Diversity Reading Challenge

The Zora & Me Series has books for girls who look like me! #DiversityReadingChallenge

Not sure what to read that has an African American young woman as the main character? Here are TWO titles that can choose from that will satisfy the Diversity Reading Challenge:

Zora & Me


Zora & Me The Cursed Ground

This series is a fictionalized account of our beloved Zora Neale Hurston’s childhood. There so much fun in these stories and so much history. You know how I love to sneak in some learning while a kid is reading? Well these books fit that need. Not only will Brown kids revel in seeing themselves as main characters all kids will enjoy the mystery, the suspension and the plain old fun of these middle grade reads.

Note: the “n” word is used alot so be advised if you don’t want your child exposed to that word you might want to reach for another book instead. It’s also possible to use these books as teaching tools for black history, civil rights, cooking (Yum Southern food) or just about anything else that a good book is needed for.

Read on or both, BAM, you’re done and you’ve satisfied item #4.


Diversity Reading Challenge Young Adult

What’s in my Ear? My #FridayListens #Diversity


Here’s what I’ve been listening to lately:

You Bring the Distant Near by Mitali Perkins

I’ve said it on Twitter. I think this is Perkins’ magnus opum. What a beautiful portrayal of a Southeast Indian family’s life as they struggle with each other, old family values, and the need to fit in (or not) in modern New York. So much love. A cross-cultural gem.  I had the pleasure of meeting the author a couple of years ago at KidLitCon Baltimore. She’s just lovely. Her book Tiger Boy helped me look at tigers completely differently. Here’s my review.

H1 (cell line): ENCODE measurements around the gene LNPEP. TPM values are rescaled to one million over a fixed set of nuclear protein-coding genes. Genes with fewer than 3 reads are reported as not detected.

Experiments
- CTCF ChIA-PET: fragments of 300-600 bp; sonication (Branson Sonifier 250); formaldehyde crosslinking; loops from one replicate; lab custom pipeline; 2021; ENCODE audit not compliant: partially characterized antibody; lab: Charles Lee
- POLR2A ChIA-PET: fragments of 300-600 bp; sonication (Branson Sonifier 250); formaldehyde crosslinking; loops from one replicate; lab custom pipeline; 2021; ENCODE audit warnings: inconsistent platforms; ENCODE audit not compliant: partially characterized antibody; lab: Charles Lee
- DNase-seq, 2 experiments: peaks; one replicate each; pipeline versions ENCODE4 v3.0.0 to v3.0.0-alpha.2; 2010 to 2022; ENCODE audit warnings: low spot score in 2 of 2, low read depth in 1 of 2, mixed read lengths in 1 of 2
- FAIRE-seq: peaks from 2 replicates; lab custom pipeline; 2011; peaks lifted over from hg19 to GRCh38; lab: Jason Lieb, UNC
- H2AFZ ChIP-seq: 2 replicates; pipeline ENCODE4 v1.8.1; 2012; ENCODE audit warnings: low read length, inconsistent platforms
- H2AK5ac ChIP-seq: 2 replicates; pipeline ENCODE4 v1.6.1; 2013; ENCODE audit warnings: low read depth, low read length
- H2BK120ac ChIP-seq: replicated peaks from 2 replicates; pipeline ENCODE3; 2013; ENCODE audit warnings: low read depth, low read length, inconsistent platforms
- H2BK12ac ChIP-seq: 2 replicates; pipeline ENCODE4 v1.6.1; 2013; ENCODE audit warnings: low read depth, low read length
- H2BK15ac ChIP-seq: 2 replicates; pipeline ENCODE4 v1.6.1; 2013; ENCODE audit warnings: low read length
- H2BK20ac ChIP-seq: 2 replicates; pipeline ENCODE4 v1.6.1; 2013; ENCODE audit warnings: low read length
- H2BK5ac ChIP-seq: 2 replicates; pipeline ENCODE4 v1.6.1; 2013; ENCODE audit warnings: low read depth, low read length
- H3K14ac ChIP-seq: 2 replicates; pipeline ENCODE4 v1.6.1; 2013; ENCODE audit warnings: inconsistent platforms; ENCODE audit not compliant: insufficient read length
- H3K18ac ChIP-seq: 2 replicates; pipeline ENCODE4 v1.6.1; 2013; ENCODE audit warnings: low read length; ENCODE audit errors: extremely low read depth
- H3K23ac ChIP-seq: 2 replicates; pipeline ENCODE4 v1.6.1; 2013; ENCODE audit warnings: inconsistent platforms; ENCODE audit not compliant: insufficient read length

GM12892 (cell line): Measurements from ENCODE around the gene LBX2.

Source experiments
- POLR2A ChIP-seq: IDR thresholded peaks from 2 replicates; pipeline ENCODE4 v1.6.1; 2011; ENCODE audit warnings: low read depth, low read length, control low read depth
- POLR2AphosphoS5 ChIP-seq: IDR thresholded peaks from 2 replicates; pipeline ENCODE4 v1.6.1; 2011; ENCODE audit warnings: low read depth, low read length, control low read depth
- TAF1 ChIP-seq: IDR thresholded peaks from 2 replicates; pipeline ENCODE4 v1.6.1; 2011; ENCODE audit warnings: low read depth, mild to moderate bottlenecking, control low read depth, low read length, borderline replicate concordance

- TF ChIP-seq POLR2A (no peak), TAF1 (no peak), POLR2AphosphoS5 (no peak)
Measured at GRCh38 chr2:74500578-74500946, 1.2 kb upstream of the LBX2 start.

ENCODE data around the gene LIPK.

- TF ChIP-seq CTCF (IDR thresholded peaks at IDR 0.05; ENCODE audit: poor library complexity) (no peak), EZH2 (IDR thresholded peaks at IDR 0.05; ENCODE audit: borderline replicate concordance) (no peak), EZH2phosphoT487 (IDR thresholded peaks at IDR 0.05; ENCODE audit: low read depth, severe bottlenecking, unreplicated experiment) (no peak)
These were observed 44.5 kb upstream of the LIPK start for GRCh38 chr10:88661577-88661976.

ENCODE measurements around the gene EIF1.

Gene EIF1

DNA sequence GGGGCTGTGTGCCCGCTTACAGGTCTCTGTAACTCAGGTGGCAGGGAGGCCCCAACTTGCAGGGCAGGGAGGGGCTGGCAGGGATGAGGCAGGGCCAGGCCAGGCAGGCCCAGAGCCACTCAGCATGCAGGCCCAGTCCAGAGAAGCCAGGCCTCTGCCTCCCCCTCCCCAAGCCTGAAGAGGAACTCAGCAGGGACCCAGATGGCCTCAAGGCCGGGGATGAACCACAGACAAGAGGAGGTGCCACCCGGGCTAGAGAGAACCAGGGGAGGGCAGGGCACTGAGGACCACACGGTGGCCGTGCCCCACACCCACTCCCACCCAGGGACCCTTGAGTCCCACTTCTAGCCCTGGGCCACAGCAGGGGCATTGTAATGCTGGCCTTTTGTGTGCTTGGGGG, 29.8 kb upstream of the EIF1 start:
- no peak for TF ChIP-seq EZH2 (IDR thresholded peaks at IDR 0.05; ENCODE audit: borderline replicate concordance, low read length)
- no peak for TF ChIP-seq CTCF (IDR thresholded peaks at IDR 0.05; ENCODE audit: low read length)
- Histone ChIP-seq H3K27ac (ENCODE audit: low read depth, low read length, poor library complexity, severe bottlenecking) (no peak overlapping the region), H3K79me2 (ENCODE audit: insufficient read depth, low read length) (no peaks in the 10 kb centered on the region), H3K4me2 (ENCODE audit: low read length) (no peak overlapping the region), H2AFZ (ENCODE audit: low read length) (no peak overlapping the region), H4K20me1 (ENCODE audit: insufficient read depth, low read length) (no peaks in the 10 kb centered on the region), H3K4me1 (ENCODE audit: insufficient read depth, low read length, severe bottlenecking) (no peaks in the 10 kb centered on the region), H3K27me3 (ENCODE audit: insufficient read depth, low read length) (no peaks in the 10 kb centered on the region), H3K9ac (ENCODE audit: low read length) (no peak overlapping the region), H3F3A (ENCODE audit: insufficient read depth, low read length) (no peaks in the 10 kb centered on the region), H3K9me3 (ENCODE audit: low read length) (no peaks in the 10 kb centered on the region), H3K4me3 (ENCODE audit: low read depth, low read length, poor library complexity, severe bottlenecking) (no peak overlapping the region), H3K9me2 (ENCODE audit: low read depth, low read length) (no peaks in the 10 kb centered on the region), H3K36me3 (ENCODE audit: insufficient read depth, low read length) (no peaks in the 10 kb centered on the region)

How Dare the Sun Rise: Memoirs of a War Child by Sandra Uwiringiyimana, Abigail Pesta

I’m 300% over the moon excited that Ms. Uwiringiyimana (MUST. PRACTICE. LAST NAME. TO IMPRESS) will be joining us at KidLitCon 2017 in November! woooooo!!! If you’ve ever wondered what the life of a refugee is like or the life of a war child or anything like that, How Dare the Sun Rise is the book for you. Not only is it an excellent indication of the racial divide within the African American community, it also speaks to the lack of substantive support immigrants receive when entering this country. Striking similarities between this and Perkins’ book.

Allegedly by Tiffany D. Jackson

Not sure how accurate a depiction of baby jail is or of a girls group home, but WOW is this story punching me in the gut. A very young girl is accused of killing the baby her mother is babysitting. That’s all I’ll say.

All of these titles are eligible for the Diversity Reading Challenge. I hope you’ll put one or all of them on your TBR list.